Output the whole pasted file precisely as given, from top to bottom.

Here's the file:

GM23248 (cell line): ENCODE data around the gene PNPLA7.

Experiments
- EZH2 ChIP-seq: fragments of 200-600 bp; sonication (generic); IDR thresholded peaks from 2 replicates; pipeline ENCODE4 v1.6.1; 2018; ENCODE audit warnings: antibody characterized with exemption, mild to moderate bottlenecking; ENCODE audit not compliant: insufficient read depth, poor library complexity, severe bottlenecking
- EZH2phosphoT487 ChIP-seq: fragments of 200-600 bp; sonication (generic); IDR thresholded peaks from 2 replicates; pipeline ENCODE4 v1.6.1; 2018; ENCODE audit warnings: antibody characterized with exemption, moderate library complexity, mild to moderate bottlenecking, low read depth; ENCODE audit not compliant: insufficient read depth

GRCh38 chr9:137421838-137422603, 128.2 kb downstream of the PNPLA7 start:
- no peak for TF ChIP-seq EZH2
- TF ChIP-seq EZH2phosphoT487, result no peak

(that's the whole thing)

GM23248 (cell line): ENCODE data around the gene PNPLA7.

Experiments
- EZH2 ChIP-seq: fragments of 200-600 bp; sonication (generic); IDR thresholded peaks from 2 replicates; pipeline ENCODE4 v1.6.1; 2018; ENCODE audit warnings: antibody characterized with exemption, mild to moderate bottlenecking; ENCODE audit not compliant: insufficient read depth, poor library complexity, severe bottlenecking
- EZH2phosphoT487 ChIP-seq: fragments of 200-600 bp; sonication (generic); IDR thresholded peaks from 2 replicates; pipeline ENCODE4 v1.6.1; 2018; ENCODE audit warnings: antibody characterized with exemption, moderate library complexity, mild to moderate bottlenecking, low read depth; ENCODE audit not compliant: insufficient read depth

GRCh38 chr9:137421838-137422603, 128.2 kb downstream of the PNPLA7 start:
- no peak for TF ChIP-seq EZH2
- TF ChIP-seq EZH2phosphoT487, result no peak